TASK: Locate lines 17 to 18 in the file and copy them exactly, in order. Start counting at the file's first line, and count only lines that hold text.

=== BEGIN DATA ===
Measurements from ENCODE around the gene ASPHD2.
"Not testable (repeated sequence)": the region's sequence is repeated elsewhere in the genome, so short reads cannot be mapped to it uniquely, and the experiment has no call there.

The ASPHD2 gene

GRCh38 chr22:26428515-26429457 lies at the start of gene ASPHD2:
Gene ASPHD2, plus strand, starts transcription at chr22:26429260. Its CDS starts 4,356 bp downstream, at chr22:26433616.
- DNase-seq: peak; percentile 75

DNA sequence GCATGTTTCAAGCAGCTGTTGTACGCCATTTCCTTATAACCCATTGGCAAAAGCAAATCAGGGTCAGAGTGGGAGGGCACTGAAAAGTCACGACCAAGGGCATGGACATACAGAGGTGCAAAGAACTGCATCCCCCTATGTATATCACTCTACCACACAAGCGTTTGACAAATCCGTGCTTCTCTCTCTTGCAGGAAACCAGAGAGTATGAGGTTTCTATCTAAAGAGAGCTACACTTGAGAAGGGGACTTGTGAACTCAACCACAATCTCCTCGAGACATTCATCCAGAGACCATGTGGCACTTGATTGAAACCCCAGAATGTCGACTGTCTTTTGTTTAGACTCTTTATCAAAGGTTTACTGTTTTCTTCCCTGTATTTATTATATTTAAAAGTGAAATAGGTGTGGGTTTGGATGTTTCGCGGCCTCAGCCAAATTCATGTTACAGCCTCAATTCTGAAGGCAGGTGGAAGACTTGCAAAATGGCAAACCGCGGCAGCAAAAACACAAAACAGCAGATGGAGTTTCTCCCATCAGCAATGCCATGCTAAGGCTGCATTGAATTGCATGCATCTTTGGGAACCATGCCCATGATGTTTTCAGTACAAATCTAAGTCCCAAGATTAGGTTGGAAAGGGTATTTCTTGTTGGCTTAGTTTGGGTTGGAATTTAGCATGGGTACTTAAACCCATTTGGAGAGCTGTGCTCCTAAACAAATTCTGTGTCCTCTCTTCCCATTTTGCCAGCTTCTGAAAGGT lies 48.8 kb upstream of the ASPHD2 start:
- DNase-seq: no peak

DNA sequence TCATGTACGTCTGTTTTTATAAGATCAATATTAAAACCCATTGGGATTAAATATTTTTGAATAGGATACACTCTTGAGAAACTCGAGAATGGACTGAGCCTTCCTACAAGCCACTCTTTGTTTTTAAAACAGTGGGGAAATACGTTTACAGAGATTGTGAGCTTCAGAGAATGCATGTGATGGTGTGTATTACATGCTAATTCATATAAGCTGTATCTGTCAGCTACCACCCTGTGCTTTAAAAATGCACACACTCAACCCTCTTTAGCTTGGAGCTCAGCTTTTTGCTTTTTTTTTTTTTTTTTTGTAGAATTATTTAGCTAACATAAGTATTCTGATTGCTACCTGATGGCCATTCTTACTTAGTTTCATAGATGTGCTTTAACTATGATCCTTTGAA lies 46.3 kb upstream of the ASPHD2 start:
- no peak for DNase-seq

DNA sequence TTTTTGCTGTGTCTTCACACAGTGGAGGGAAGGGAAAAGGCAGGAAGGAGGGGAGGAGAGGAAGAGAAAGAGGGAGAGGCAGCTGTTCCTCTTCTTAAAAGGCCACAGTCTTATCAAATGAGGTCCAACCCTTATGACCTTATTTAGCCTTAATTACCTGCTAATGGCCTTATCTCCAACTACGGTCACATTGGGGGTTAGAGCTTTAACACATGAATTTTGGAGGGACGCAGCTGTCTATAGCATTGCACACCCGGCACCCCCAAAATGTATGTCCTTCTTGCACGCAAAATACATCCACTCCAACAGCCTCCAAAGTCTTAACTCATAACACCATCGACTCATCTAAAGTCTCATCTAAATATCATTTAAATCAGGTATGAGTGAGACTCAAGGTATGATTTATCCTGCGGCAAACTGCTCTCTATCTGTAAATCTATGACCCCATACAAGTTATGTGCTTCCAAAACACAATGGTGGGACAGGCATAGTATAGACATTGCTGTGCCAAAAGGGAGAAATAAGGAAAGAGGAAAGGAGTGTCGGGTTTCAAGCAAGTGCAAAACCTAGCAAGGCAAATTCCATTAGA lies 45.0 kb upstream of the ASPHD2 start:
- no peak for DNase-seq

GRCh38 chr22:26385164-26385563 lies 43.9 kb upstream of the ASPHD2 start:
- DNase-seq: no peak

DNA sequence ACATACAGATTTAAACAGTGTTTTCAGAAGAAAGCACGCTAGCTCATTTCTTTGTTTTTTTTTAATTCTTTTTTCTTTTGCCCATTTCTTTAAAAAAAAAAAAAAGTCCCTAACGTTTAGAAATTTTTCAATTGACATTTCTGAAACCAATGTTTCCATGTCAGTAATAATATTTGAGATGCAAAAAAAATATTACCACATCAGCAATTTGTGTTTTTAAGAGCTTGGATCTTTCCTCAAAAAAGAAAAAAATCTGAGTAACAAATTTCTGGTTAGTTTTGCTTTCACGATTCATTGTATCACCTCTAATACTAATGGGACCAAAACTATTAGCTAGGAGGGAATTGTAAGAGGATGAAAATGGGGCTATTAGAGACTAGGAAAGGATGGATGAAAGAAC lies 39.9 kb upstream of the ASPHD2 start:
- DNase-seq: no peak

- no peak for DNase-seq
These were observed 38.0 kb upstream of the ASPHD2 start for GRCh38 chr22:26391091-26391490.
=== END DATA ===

- no peak for DNase-seq
These were observed 38.0 kb upstream of the ASPHD2 start for GRCh38 chr22:26391091-26391490.